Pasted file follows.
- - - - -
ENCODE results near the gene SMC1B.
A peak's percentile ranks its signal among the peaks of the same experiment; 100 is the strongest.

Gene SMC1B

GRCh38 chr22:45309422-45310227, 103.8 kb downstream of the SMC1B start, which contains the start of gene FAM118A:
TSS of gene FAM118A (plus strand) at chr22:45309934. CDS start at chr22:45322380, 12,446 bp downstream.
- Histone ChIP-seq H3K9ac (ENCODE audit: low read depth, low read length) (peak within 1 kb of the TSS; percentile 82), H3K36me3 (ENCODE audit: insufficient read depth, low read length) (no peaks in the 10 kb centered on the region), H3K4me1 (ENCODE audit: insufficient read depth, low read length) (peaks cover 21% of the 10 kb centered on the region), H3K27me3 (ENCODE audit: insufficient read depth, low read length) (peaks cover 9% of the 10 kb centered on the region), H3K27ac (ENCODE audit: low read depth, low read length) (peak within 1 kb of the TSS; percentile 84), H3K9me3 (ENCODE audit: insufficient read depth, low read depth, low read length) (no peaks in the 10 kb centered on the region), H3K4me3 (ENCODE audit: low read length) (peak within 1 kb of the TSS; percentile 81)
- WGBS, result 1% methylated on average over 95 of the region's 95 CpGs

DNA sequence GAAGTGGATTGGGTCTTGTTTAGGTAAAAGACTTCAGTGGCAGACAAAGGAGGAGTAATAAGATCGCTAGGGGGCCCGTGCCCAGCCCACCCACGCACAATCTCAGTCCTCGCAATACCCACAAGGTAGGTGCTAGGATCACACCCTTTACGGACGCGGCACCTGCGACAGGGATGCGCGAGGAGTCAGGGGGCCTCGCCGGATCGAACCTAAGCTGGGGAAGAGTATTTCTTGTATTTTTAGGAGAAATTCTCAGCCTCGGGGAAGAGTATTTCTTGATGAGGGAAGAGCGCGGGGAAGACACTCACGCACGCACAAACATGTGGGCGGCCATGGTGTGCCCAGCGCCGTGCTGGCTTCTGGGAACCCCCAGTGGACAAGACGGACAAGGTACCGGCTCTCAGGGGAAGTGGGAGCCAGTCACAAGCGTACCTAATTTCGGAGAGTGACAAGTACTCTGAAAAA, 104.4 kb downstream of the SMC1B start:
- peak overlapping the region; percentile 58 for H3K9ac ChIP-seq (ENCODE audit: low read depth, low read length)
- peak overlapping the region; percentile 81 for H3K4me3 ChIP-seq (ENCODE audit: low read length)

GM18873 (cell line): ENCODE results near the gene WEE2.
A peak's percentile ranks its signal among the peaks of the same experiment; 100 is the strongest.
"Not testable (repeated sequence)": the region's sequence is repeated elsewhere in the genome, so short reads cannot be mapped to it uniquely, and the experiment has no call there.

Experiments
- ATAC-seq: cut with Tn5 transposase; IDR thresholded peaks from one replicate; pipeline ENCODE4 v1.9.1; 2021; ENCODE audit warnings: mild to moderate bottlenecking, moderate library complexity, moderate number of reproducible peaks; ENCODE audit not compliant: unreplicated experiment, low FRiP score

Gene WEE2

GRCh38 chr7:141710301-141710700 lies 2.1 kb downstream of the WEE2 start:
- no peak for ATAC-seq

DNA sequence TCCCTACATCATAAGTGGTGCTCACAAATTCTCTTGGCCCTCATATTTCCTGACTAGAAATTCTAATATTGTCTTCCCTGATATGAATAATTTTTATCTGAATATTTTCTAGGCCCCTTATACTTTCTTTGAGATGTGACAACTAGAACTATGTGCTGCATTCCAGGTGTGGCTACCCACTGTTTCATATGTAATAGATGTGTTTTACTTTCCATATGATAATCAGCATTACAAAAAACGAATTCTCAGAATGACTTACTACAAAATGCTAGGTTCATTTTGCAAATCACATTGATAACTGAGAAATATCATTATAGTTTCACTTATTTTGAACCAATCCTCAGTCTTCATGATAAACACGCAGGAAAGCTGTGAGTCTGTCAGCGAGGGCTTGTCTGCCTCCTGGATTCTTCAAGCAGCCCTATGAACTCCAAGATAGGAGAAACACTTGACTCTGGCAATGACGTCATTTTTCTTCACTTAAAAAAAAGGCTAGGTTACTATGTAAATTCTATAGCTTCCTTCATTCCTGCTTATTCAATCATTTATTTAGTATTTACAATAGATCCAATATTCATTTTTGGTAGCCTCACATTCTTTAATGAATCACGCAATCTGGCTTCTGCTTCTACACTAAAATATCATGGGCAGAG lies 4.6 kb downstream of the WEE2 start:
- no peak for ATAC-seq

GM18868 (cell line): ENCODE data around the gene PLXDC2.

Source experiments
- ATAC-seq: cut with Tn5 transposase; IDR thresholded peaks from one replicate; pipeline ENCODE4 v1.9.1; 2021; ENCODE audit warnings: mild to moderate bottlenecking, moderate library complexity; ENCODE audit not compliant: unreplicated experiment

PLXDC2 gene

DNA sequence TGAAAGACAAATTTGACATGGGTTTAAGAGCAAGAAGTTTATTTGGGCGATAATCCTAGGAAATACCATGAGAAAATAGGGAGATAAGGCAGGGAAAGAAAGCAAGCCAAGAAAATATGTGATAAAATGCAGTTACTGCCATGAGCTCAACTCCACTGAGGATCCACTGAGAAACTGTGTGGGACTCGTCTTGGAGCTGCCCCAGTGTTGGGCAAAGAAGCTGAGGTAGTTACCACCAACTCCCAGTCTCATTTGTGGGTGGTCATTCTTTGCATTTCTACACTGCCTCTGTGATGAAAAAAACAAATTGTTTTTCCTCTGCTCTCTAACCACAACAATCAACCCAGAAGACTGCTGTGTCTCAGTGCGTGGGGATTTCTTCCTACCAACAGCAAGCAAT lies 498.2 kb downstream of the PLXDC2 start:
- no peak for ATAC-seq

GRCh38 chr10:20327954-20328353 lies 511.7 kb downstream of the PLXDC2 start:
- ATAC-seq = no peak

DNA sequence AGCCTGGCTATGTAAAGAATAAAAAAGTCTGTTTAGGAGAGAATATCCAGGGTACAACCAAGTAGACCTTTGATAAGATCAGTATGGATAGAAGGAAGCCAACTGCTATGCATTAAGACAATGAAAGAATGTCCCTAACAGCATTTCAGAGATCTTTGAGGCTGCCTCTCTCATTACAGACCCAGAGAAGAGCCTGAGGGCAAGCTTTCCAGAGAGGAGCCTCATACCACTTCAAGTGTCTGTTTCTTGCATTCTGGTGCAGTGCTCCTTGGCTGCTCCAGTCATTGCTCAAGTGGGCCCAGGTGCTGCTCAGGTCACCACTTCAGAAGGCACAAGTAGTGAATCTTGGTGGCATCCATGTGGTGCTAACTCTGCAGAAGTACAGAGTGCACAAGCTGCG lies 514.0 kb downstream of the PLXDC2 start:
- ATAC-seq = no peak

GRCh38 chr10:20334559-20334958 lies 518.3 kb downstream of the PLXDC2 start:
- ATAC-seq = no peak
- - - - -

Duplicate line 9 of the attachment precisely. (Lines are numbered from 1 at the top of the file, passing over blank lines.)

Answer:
- peak overlapping the region; percentile 58 for H3K9ac ChIP-seq (ENCODE audit: low read depth, low read length)